Homily: Pray Always with Joy

December 6, 2015

The following homily was delivered on the Second Sunday of Advent in 2012 and reflects on the reading from Paul’s Letter to the Philippians (Phil1:4-6, 8-11)

This time of year there is much talk of gift-giving and finding someone that perfect gift. What better gift-giving message could there be than the one we hear in Paul’s letter to the Philippians today? He tells the community, “I pray always with joy in my every prayer for all of you”

Can you imagine a better gift? Think about how awesome this would be – someone not only praying for me, but praying always with joy.

This idea got me thinking of a whole series of “what if’s.” What if we did this? What if all of us prayed always with joy for one another? All of our prayers for others and all of our prayers with joy.

I often have people ask me to pray for them or for their needs. And I do; I add them to my prayer list. However, Paul makes me wonder if I am being too mechanical. Am I just going through the motions when I pray for those people? Do I pray with joy always? What would it be like if I did? What would it be like if we all did?


I had the honor of attending the installation of Archbishop Tobin last Monday. It was a powerful service, a beautiful Mass with beautiful music. It was almost overwhelming. The best part was the full participation of everyone in attendance, responding to all of the prayers and singing all of the hymns. Everyone participated in full voice. The sound shook the walls of the cathedral.

Our prayer came alive. We were praying with joy.

What if all of us responded like this every time we attended Mass? Do we need to be in the cathedral to do that? Do we need to install an Archbishop to have this type of participation? Was Jesus any more present at that service than He is at our weekend Masses? What would it sound like to shake the walls of St. Pius X with our prayer?

Isn’t that what Paul means when he speaks of praying joyfully?


I watch the students at school as they process to the altar to receive Holy Communion. I see distracted teens gazing at something else. I hear mumbled responses when I offer the Body or Blood of Christ.

Then a young person will step forward, standing upright and reverent, hands extended, eyes locked on me – and my favorite part -a smile on his or her face.

How can you not smile, knowing that you are receiving Jesus? How could you not be in awe?

I say “Body of Christ” and this young person says, “Amen” with true conviction. An “Amen” that says, “Yes, I believe that this is the Body of Christ…I would stake my life on it.”

What if we all received Holy Communion like this? Joyfully and with conviction, rather than as part of some methodical routine?

Isn’t that what Paul means when he speaks of praying joyfully?


For the young people here today: When a parent asks you, or tells you, to do something such as clean your room, cut the grass, or clear the dinner dishes – how do you respond?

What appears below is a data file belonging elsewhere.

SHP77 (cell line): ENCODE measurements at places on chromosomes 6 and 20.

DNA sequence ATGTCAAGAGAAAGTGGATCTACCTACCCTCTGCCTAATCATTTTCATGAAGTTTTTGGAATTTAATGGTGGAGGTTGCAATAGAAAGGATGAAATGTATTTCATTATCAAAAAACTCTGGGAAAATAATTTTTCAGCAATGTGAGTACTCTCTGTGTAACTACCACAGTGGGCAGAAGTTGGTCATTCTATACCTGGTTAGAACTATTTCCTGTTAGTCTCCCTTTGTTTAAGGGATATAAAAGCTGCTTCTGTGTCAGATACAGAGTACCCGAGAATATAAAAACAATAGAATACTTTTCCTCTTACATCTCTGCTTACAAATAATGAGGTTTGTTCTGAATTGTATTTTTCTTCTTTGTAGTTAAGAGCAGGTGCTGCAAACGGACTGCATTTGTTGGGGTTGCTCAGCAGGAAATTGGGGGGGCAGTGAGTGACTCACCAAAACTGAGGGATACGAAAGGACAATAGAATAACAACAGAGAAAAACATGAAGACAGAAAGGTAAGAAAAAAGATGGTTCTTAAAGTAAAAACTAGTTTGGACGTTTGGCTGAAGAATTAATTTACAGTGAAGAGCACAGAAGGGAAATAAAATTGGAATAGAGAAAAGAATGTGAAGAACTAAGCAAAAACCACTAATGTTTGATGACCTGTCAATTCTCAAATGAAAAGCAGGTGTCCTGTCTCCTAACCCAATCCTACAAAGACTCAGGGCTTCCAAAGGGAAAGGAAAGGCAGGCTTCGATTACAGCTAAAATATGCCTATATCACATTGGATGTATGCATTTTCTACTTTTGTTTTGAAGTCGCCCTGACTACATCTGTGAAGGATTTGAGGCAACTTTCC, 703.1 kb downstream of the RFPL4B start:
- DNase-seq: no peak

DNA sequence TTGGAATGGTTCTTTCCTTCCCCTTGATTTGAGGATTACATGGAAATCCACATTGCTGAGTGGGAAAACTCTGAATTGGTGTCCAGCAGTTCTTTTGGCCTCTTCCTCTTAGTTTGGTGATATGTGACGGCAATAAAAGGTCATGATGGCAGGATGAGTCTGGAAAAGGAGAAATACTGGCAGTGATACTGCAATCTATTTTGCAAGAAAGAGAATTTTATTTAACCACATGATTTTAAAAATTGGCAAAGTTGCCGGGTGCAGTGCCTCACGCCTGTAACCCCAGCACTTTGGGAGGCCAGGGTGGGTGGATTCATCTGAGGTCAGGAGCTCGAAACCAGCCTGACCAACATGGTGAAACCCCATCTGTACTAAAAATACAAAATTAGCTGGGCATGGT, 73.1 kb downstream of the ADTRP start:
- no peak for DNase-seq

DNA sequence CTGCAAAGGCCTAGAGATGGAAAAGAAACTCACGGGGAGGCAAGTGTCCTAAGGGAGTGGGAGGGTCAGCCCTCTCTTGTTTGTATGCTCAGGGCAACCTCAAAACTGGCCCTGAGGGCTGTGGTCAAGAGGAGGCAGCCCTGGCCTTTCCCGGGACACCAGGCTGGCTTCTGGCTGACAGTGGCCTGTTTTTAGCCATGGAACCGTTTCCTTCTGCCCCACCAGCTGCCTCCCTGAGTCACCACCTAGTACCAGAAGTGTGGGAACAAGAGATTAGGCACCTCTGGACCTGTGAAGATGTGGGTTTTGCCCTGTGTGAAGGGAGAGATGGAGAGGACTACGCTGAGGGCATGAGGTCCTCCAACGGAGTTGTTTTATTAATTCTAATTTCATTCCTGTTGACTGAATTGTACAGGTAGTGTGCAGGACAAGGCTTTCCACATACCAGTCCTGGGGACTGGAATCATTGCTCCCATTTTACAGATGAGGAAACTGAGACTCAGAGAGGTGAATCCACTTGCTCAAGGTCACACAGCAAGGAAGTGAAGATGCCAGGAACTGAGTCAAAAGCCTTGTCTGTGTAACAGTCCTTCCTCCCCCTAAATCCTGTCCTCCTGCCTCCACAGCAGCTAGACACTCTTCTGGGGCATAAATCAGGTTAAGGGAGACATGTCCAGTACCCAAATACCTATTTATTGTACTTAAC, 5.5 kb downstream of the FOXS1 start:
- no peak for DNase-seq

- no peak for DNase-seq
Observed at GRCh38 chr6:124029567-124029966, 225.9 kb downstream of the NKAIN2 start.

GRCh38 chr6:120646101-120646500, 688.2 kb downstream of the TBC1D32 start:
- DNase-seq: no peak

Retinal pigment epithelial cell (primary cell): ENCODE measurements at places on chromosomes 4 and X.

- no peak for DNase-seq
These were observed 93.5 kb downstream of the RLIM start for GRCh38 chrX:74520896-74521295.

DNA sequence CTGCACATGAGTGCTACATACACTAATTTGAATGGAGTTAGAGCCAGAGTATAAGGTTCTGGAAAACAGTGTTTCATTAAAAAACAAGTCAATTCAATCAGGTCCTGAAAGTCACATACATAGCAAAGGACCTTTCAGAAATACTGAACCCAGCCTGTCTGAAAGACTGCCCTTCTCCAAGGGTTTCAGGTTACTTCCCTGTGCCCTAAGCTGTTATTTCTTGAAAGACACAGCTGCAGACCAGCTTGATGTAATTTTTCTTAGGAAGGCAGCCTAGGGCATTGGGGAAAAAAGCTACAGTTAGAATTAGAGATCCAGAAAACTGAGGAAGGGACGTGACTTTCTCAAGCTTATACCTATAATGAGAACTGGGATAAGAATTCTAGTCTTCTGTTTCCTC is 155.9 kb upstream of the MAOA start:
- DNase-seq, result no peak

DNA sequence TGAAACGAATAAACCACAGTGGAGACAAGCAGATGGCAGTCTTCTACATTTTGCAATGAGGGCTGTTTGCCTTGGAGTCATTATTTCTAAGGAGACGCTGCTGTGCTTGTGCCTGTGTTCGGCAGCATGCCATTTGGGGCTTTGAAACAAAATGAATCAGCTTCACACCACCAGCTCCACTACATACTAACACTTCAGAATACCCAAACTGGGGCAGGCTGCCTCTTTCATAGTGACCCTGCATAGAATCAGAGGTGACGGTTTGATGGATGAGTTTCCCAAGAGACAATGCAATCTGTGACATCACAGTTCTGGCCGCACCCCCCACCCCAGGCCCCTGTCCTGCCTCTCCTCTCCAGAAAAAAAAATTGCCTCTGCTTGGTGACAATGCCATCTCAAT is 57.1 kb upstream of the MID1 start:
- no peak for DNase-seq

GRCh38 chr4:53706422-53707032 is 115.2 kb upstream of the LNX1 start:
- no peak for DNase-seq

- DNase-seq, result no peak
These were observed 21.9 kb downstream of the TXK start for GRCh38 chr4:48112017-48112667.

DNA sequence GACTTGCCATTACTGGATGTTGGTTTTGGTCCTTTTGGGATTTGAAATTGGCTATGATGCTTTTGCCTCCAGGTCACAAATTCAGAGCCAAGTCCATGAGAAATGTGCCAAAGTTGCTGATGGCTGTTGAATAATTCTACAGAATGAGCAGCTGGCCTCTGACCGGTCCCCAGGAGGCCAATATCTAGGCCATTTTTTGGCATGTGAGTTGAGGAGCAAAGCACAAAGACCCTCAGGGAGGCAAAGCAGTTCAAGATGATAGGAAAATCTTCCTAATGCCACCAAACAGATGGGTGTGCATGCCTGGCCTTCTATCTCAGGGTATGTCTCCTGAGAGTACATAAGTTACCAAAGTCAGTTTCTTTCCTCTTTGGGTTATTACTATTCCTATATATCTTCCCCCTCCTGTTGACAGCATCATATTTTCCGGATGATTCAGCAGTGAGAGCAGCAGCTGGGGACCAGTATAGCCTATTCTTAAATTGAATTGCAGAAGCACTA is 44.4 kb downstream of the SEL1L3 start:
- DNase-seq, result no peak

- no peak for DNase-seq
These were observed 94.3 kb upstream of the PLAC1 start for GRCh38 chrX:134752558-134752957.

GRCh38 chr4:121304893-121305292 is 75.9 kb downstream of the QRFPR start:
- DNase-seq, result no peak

There are times when you want to say, “No” or “I don’t want to.” But you know it would not be a good idea to say that out loud. You really don’t have time to do it. You don’t want to do it. You are irritated that Mom even asked you to do it. So you do it, but you complain or you’re grumpy or you rush through it just to get it done. The work gets done, but it is certainly not done with joy.

Even though I use children in my example, adults aren’t off the hook. How do we respond when our boss or our spouse asks us to do something? How about when a friend asks a favor of us?

How much joy is in our efforts? How much joy is in our hearts? What if when we helped one another we did it from a place of love?

Isn’t that what Paul means when he speaks of praying joyfully?


During Advent, maybe we should be thinking about what kind of gift to give to God. What do you get for the Man who has everything?

Maybe our gift to God should be joy. Participating fully at Mass – with joy. Receiving the Body and Blood of Christ – with joy. Serving others – with joy. Or as Paul suggests: “Praying always with joy in our every prayer.”

When Paul writes of praying, he doesn’t mean words alone. He is talking about living a prayerful life.

Prayer is reciting the Our Father, but it is also visiting the elderly in nursing homes.

Prayer is an hour of Adoration, but it is also an hour serving at the soup kitchen.

Prayer is saying the rosary, but it is also putting aside your computer to spend with your children.

Prayer is coming to Mass a few minutes early to sit in silence, but it is also taking your spouse’s hand and giving it a reassuring squeeze.

The greatest gift we can give to God is to live our entire lives as one joyful prayer.

Isn’t that what Paul means when he speaks of praying joyfully?





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